CLASS OF 1962 | 2019 | ISSUE 3

Robin Cook just finished his 37th novel, and says that this year he will be attempting a new challenge of movie and TV producing. He writes, “Maybe in the course of my efforts I’ll run into Bruce Corwin, who undoubtedly learned a thing or two in the Hollywood world.”

On his Wesleyan experience, he says, “In order to get into medical school I stuck with those easier chemistry, math, and physics courses where getting an A was possible if you made it a point to spend the time to learn the material. With those harder courses—like writing or literature—one could spend weeks writing a paper and have no idea whether it would result in an A or an F.” He adds, “In many respects I wish I could go back to Wesleyan now that it has great writing and film courses.”

Robin makes another reflective point about the Wesleyan environment. He says his sophomore son is considering transferring out because he feels that the school “is so liberal that it cannot tolerate opinions to the contrary from fellow students and faculty alike.” Robin comments, “If true it’s too bad, as college should be the time to debate and question one’s beliefs.”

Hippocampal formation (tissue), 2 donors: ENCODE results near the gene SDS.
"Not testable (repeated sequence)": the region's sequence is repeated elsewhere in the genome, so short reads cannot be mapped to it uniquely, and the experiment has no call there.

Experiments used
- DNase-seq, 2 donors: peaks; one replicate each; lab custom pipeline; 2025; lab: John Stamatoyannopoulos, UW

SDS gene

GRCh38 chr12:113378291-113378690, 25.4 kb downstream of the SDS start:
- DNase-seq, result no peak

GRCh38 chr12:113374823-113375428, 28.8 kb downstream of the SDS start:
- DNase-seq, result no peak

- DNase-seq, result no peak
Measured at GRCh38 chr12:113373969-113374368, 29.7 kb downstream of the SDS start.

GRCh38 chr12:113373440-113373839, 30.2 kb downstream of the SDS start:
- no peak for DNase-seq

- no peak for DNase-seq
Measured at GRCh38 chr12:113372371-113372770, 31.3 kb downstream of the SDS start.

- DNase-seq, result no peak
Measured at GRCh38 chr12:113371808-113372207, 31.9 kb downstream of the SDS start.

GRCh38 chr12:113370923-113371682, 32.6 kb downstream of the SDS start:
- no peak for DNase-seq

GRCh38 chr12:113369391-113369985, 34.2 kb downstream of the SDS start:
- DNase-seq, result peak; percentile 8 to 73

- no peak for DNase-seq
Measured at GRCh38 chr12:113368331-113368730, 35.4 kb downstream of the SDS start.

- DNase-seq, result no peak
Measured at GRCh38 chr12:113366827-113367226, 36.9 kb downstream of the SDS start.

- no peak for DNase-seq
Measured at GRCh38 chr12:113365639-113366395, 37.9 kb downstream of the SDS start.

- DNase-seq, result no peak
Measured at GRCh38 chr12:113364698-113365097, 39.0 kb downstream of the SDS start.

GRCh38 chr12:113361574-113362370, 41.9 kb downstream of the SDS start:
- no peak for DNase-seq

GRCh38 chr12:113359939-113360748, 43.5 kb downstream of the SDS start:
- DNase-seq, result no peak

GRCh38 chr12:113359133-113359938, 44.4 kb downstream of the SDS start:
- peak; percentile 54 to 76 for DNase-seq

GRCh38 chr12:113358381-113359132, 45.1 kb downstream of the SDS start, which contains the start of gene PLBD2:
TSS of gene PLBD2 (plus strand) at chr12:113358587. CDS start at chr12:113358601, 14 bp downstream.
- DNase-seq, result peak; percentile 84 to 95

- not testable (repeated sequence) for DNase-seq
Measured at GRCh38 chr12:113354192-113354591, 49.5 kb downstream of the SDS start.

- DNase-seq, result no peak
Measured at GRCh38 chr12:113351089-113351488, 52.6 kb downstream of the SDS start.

Not to turn the notes column into a philosophical debate forum, but I’m wondering if other classmates whose sons or daughters went to Wesleyan had similar concerns.

Walt Fricke continues racing his Porsche SC, officiating at races, and editing his Porsche Club rules. He says this involves often driving “a medium-duty truck pulling a 42-foot trailer, combined weight just shy of 26,000 pounds.” He is active in working on “coming up with non-invasive tests of engines and transmissions for forbidden improvements to performance.” He had to recover for two months from breaking his pelvis skiing last spring.

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